Congress Launches an Investigation into the Osprey Program after the Deadly Crash in Japan

AP Photo/Matt Rourke, File
A Marines Osprey lands aboard the USS Somerset, Feb. 27, 2014, in Philadelphia.

WASHINGTON (AP) — A congressional oversight committee has launched an investigation into the V-22 Osprey program following a deadly crash in Japan which killed eight Air Force special operations service members.

The entire Osprey fleet remains grounded following the Nov. 29 crash with the exception of limited Marine Corps flights in emergencies. More than 50 U.S. service members have died in Osprey crashes over the lifespan of the program, and 20 of those died in four crashes over the last 20 months.

The Osprey is a fast-moving airframe that can fly like both a helicopter and an airplane — but its many crashes have led critics to warn it has fatal design flaws.

The government of Japan, the only international partner flying the Osprey, has also grounded its aircraft after the Nov. 29 crash.

On Thursday the U.S. House of Representatives Committee on Oversight and Accountability sent a letter to Defense Secretary Lloyd Austin requesting a massive amount of documentation on the Osprey’s safety record to be delivered to the committee by Jan. 4.

“Our servicemembers remain in harm’s way without resolution of known mechanical issues, ” wrote the committee chairman, Kentucky Republican James Comer. “While, statistically, the Osprey is not considered as dangerous as some other military aircraft, the Committee remains alarmed that most fatalities involving the aircraft have happened during training exercises, not combat operations.”

On Friday Senators Ed Markey and Elizabeth Warren, and Rep. Richard Neal, all Massachusetts Democrats, also announced they were also pressing Austin for answers on the Osprey’s safety record. The three lawmakers represent the home state of Staff Sgt. Jacob Galliher, one of the eight Air Force special operations service members killed in the Japan crash.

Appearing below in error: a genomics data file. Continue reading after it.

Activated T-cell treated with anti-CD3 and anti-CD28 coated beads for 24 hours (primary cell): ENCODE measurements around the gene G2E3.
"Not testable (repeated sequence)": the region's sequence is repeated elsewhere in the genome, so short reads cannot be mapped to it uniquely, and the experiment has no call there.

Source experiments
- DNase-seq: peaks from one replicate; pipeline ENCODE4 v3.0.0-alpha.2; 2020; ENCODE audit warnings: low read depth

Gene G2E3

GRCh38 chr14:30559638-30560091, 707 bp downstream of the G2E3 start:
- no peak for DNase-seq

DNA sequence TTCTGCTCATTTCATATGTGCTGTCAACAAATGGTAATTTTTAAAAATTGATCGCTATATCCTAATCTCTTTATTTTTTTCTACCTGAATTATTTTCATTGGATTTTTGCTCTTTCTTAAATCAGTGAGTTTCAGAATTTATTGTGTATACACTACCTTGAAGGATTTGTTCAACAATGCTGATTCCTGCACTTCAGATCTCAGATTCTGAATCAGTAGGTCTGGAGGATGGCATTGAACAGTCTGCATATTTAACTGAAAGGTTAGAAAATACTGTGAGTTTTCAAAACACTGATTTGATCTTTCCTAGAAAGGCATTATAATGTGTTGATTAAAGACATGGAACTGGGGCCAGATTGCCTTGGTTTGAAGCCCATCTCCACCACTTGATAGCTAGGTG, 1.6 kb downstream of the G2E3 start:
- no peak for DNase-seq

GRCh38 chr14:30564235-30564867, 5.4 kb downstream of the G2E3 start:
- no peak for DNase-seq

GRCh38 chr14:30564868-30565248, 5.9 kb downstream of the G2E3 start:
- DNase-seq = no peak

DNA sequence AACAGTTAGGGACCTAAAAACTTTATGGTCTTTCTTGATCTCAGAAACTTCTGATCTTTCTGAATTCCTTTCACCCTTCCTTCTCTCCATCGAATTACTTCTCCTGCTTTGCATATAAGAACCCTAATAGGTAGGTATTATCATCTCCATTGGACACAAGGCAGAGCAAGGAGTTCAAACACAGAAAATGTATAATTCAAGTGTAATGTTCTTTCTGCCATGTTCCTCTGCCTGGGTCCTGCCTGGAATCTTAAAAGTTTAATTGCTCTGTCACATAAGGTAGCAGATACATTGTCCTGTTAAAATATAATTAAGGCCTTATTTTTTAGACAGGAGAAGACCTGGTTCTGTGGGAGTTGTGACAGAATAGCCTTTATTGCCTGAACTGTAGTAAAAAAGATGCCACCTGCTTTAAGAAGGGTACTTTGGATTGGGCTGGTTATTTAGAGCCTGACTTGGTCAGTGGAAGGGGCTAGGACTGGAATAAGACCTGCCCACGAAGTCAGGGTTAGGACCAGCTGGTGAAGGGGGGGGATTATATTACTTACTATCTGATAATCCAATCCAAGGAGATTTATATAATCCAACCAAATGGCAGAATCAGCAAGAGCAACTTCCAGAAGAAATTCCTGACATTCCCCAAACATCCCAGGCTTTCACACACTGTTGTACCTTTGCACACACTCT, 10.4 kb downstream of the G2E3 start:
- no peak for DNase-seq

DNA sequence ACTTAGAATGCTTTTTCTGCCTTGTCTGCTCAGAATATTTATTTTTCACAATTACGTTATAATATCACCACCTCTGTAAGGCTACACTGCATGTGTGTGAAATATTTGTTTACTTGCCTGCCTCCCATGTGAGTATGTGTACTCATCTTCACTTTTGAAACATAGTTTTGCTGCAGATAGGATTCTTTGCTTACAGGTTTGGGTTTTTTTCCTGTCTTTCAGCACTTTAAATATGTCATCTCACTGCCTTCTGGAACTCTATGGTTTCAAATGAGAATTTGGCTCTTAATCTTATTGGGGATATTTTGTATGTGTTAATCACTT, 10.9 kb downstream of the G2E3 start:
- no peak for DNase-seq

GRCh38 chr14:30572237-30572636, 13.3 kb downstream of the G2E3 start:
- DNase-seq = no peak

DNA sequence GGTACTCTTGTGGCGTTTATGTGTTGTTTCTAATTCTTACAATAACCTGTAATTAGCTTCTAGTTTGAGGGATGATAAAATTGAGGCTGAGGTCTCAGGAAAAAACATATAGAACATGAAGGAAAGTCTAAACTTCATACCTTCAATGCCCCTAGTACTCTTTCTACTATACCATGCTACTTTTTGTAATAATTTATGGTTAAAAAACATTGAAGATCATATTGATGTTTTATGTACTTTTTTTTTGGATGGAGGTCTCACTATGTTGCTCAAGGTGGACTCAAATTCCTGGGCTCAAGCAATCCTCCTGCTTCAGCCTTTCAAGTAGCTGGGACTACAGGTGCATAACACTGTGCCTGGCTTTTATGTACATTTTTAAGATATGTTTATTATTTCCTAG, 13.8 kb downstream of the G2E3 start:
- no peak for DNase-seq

“We urge the Defense Department, and the Departments of the Air Force and the Navy to ensure that the V-22 Osprey is safe to fly before allowing servicemembers from across the Commonwealth and the United States back on board,” the lawmakers wrote.

The Osprey only became operational in 2007 after decades of testing. Since then, it’s become a workhorse for the Marine Corps and Air Force Special Operations Command, and was in the process of being adopted by the Navy to replace its C-2 Greyhound propeller planes, which transport personnel on and off aircraft carriers at sea.

Shortly after the Nov. 29 crash, the Air Force said that a malfunction of the aircraft, not a mistake by the crew, was probably the cause. If it is the case, it will be the second known fatal crash caused by a mechanical problem with the aircraft in a year.

The Osprey is produced through a partnership between Bell Textron and Boeing. Both companies have declined to discuss the most recent crash, but have said they will work with the military however needed to support the investigation.

All three versions of the Osprey, the Marine Corps’ MV-22; the Air Force’s CV-22 and the Navy’s CMV-22 programs are overseen by the Pentagon’s Osprey Joint Program Office.

The Joint Program office said in a statement to the Associated Press that its engineering team has been integrated into the Air Force Special Operations Command investigation team looking at the Japan crash, and “sharing as much information as possible without compromising the ongoing investigation to find a path forward for the V-22.”

The Osprey has faced persistent questions about a mechanical problem with the clutch that has troubled the program for more than a decade. There also have been questions as to whether all parts of the Osprey have been manufactured according to safety specifications and, as those parts age, whether they remain strong enough to withstand the significant forces created by the Osprey’s unique structure and dynamics of tiltrotor flight.

Marine Corps Ospreys also have been used to transport White House staff, press and security personnel accompanying the president. White House National Security Council spokesman John Kirby said those Ospreys are also grounded.